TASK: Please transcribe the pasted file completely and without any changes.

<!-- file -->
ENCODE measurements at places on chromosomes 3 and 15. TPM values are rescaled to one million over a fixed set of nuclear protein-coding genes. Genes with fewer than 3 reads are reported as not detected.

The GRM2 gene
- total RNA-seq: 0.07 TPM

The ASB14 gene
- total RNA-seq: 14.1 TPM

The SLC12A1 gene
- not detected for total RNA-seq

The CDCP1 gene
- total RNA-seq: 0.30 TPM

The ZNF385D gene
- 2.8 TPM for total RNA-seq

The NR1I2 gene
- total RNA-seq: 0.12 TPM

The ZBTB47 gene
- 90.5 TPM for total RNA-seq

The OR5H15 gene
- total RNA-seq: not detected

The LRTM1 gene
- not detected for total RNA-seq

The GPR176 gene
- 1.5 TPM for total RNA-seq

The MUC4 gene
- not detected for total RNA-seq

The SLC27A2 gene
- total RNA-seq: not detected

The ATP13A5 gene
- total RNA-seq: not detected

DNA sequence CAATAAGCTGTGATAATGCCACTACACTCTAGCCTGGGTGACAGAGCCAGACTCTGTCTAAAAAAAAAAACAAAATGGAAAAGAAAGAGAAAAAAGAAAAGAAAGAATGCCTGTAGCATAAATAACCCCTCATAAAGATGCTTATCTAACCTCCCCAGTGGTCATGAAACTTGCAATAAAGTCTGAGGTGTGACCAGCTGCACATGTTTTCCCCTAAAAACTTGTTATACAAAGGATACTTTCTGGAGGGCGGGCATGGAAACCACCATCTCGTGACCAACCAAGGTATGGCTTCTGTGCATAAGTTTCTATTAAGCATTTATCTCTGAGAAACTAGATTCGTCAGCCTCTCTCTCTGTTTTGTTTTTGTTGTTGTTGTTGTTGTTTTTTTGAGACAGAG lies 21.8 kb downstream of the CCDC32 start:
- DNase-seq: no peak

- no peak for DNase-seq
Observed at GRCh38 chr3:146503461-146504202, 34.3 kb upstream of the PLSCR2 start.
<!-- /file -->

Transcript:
ENCODE measurements at places on chromosomes 3 and 15. TPM values are rescaled to one million over a fixed set of nuclear protein-coding genes. Genes with fewer than 3 reads are reported as not detected.

The GRM2 gene
- total RNA-seq: 0.07 TPM

The ASB14 gene
- total RNA-seq: 14.1 TPM

The SLC12A1 gene
- not detected for total RNA-seq

The CDCP1 gene
- total RNA-seq: 0.30 TPM

The ZNF385D gene
- 2.8 TPM for total RNA-seq

The NR1I2 gene
- total RNA-seq: 0.12 TPM

The ZBTB47 gene
- 90.5 TPM for total RNA-seq

The OR5H15 gene
- total RNA-seq: not detected

The LRTM1 gene
- not detected for total RNA-seq

The GPR176 gene
- 1.5 TPM for total RNA-seq

The MUC4 gene
- not detected for total RNA-seq

The SLC27A2 gene
- total RNA-seq: not detected

The ATP13A5 gene
- total RNA-seq: not detected

DNA sequence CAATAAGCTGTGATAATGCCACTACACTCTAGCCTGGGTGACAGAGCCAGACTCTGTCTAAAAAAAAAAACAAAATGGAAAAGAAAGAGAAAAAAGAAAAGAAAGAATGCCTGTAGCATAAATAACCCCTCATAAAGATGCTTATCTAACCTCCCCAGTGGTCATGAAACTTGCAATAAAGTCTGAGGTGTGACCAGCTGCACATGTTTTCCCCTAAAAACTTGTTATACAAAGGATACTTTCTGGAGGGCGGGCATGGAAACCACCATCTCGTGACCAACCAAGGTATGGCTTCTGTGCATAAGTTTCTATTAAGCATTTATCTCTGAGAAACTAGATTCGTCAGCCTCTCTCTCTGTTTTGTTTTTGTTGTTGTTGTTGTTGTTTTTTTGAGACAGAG lies 21.8 kb downstream of the CCDC32 start:
- DNase-seq: no peak

- no peak for DNase-seq
Observed at GRCh38 chr3:146503461-146504202, 34.3 kb upstream of the PLSCR2 start.